A long flight to the ESRI user conference got me thinking about how a large commercial jet has similarities to software development on a large project. I know, what you're thinking, this guy has lost it! Just give me a minute to explain.
Looking at a large jet, I often think that it's a miracle that something so large can even get off the ground. To do so, the aircraft must use a lot of energy and fuel, and it needs a lot of space on the ground to get going. Once up to speed, it can easily take off and gain even more speed in the air. The aircraft I'm on is currently doing 528mph (850km/h) seemingly effortlessly.
This got me thinking a lot about building software. I don't claim to be an expert, but I've worked with several software development teams in the past with varying types of management and end-users.
Often times, when starting a new project, managers and end-users want to start seeing results immediately. Can you imagine a jet trying to pull up and take off when it doesn't have enough speed? It would most likely stall and crash, if it could even get off the ground to begin with. This happens a lot of times in the workplace. Managers see the developers working for a few weeks and want to see X number of features working beautifully. A lot of times, the developers haven't even put a front-end on the project yet, and management doesn't have something "real" to look at.
Often times, pushing for seeing these features in completion means that the development team rushes and cuts corners, not thinking about the big picture. I've seen it numerous times. You get so focused on completing these feature tickets, you end up copying/pasting code from somewhere because it's not been written in a reusable way. Or, you rush through writing new code, not thinking about how it could be used in other features of your app. Doing this adds to your technical debt. Managers see these features being completed, and think that you can maintain this speed of knocking out more and more features. Eventually, you will get to a point where the technical debt is so high, making changes to existing features will be extremely difficult, or even impossible.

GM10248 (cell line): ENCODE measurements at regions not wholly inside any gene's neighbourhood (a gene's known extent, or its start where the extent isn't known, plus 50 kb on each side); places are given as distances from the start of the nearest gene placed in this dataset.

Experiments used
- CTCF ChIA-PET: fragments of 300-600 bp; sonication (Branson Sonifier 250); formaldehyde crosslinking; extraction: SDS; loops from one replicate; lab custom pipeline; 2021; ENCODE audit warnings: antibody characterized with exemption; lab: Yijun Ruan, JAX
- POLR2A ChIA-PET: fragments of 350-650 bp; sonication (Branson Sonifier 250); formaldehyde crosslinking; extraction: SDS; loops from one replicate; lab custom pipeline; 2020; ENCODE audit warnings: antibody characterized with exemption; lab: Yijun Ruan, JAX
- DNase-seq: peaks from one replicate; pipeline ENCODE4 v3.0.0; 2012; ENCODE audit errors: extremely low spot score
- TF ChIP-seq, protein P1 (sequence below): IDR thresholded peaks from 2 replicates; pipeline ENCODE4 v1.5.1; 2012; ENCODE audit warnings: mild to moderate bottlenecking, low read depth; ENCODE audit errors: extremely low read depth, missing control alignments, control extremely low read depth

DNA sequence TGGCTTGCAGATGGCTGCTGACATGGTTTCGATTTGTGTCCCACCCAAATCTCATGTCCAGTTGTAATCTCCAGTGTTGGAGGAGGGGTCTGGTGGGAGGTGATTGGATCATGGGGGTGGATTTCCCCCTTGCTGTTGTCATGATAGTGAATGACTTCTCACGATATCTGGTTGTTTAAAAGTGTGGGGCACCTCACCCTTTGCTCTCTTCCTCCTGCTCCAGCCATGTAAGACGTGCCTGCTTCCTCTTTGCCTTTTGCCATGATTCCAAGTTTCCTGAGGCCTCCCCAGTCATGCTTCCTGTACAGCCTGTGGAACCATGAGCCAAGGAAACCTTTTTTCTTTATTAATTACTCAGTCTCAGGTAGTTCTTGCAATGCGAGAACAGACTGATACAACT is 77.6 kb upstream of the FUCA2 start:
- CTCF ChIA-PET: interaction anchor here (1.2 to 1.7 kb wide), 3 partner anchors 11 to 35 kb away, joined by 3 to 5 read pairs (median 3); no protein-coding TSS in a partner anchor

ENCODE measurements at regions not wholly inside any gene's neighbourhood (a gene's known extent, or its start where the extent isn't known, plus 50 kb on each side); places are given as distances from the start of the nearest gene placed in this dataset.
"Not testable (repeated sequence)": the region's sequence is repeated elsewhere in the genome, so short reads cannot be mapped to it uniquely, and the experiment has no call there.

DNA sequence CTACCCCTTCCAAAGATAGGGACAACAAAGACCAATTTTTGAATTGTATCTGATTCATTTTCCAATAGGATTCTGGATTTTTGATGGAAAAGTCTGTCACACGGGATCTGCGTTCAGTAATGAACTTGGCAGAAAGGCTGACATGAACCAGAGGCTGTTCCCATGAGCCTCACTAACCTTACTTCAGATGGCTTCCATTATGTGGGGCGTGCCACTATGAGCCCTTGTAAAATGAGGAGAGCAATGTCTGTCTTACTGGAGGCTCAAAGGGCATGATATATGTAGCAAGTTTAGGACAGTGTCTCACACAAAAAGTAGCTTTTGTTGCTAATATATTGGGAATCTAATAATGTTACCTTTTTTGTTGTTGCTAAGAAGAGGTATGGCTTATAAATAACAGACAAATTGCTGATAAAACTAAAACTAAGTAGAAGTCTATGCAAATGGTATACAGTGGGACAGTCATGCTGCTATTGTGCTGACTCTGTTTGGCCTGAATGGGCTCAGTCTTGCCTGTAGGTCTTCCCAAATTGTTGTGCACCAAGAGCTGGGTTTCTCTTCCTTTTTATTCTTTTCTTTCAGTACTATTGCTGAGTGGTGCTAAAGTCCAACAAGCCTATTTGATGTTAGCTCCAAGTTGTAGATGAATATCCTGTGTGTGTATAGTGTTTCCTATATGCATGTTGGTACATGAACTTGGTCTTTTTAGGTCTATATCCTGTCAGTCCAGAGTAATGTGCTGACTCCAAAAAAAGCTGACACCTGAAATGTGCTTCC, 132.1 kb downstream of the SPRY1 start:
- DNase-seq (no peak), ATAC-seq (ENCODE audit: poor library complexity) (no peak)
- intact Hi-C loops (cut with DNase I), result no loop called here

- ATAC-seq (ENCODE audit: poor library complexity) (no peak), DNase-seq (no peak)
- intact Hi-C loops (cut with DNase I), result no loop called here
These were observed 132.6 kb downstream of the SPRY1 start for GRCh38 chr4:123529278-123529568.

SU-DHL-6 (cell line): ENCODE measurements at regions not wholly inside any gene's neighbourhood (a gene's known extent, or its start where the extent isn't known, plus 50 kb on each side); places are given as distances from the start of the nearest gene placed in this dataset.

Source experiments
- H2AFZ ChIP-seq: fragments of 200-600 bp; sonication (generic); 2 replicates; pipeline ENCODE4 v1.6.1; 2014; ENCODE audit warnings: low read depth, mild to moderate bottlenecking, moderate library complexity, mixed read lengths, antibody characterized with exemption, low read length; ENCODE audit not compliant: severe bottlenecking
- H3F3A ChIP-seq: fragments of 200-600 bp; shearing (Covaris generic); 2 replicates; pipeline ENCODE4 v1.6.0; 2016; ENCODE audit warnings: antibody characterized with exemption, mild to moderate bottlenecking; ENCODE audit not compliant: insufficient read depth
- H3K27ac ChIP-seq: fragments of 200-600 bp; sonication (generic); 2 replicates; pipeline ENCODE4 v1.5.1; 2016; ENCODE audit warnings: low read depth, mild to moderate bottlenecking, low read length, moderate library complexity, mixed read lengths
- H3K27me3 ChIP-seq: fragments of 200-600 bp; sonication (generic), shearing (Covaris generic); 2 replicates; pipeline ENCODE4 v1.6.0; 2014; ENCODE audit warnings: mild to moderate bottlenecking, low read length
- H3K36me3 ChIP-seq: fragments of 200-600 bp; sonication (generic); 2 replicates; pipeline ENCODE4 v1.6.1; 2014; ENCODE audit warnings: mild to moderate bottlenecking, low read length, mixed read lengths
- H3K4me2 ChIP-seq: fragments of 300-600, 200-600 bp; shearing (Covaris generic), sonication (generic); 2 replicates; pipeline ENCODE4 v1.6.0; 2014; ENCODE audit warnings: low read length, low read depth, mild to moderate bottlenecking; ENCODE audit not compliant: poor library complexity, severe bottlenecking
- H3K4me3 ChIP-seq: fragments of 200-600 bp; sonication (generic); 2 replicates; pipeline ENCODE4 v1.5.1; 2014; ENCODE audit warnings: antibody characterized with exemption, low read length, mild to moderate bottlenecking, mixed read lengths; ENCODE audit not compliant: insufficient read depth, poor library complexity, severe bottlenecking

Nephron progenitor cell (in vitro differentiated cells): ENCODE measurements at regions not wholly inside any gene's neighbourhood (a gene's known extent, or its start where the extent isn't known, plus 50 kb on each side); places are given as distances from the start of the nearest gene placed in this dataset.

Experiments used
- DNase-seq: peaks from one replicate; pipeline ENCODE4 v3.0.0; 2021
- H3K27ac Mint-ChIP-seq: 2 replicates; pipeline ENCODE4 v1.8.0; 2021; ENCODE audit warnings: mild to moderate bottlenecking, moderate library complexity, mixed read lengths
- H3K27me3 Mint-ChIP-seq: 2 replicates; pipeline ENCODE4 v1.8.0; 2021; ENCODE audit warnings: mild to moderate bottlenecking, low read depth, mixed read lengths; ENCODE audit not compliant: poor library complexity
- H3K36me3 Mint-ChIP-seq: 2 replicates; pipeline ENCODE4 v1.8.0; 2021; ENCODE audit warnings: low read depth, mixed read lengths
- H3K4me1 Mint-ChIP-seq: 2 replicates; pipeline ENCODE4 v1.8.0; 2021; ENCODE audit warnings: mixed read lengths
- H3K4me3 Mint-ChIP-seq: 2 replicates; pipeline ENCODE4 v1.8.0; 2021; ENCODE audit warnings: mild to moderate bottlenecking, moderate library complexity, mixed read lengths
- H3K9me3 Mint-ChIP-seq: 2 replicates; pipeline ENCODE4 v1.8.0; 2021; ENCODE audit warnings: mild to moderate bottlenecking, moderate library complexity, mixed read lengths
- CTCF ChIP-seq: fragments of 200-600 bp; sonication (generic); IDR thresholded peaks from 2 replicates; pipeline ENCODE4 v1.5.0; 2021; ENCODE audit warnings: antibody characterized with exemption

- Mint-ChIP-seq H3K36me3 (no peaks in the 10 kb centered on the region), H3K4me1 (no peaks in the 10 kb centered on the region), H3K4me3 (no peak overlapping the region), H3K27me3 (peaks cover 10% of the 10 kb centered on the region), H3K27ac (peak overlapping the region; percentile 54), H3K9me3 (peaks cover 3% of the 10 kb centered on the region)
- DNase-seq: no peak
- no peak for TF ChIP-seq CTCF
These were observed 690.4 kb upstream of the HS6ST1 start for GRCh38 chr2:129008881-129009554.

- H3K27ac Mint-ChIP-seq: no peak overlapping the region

Having management that is completely on board with the proper take-off procedures is rare. Good managers will be able to push back to the end-users, because they know in the long run, once this project gets off the ground, it's going to really fly!
If given proper amount of time for the developers and architects to really focus on building a good foundation, adding on the the project in the future will be easy. Good software development starts with a good foundation that is flexible and agile. As developers, we should push back to management to give us enough time to lay out the ground work. If the managers can get on board with this just once, they will see how fast the features will start coming together once the good practices and architecture has been laid out.
Take time to abstract away any areas of volatility; logic you know management is likely to change their mind on in the future. Do you find yourself needing the same functionality again and again? Think about how you can move that functionality to a super class, or a service that can be shared amongst your code. For front-end development, this could mean writing generic directives or components, or just a simple class that holds some common business logic.
I promise you, the next time that you receive a ticket to do something similar to features you have already built, you will be able to complete them in no time. Your project is now at 500mph, and your aircraft is agile and maneuverable. It all comes down to that time you spent preparing for the flight, and smoothly accelerating down the runway.
Copyright © 2019 Chris Perko